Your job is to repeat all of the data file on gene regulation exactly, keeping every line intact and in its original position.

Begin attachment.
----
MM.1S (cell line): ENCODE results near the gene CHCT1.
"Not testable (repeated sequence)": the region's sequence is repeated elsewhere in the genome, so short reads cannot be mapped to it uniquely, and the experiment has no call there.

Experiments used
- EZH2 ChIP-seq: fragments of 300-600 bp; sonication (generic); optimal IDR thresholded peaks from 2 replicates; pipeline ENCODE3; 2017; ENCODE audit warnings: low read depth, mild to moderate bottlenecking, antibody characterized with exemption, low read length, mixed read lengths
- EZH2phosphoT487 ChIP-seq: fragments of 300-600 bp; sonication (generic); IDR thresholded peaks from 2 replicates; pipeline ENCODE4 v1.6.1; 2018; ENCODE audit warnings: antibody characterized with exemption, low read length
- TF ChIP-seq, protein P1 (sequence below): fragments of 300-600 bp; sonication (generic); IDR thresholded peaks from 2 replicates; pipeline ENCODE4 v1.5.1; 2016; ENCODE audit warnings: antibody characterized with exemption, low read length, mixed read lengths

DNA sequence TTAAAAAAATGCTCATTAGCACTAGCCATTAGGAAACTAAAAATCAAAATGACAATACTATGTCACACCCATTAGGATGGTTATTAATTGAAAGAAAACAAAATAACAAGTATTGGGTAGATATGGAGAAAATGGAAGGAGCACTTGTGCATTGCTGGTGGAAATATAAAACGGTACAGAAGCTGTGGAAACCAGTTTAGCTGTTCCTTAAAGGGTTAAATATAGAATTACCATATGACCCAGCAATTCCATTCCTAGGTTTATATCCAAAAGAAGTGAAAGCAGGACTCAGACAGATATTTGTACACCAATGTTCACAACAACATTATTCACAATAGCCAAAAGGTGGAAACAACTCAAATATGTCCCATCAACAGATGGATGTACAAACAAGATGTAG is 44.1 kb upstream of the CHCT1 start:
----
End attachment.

MM.1S (cell line): ENCODE results near the gene CHCT1.
"Not testable (repeated sequence)": the region's sequence is repeated elsewhere in the genome, so short reads cannot be mapped to it uniquely, and the experiment has no call there.

Experiments used
- EZH2 ChIP-seq: fragments of 300-600 bp; sonication (generic); optimal IDR thresholded peaks from 2 replicates; pipeline ENCODE3; 2017; ENCODE audit warnings: low read depth, mild to moderate bottlenecking, antibody characterized with exemption, low read length, mixed read lengths
- EZH2phosphoT487 ChIP-seq: fragments of 300-600 bp; sonication (generic); IDR thresholded peaks from 2 replicates; pipeline ENCODE4 v1.6.1; 2018; ENCODE audit warnings: antibody characterized with exemption, low read length
- TF ChIP-seq, protein P1 (sequence below): fragments of 300-600 bp; sonication (generic); IDR thresholded peaks from 2 replicates; pipeline ENCODE4 v1.5.1; 2016; ENCODE audit warnings: antibody characterized with exemption, low read length, mixed read lengths

DNA sequence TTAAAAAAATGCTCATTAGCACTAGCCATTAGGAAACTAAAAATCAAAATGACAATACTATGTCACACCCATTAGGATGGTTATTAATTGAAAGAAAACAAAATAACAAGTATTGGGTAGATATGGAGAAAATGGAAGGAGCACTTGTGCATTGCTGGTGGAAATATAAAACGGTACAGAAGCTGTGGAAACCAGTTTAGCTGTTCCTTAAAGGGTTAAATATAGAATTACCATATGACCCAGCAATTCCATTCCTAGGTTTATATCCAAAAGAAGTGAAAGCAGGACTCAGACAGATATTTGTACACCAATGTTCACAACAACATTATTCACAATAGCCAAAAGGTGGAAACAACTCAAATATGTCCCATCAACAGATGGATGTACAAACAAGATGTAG is 44.1 kb upstream of the CHCT1 start: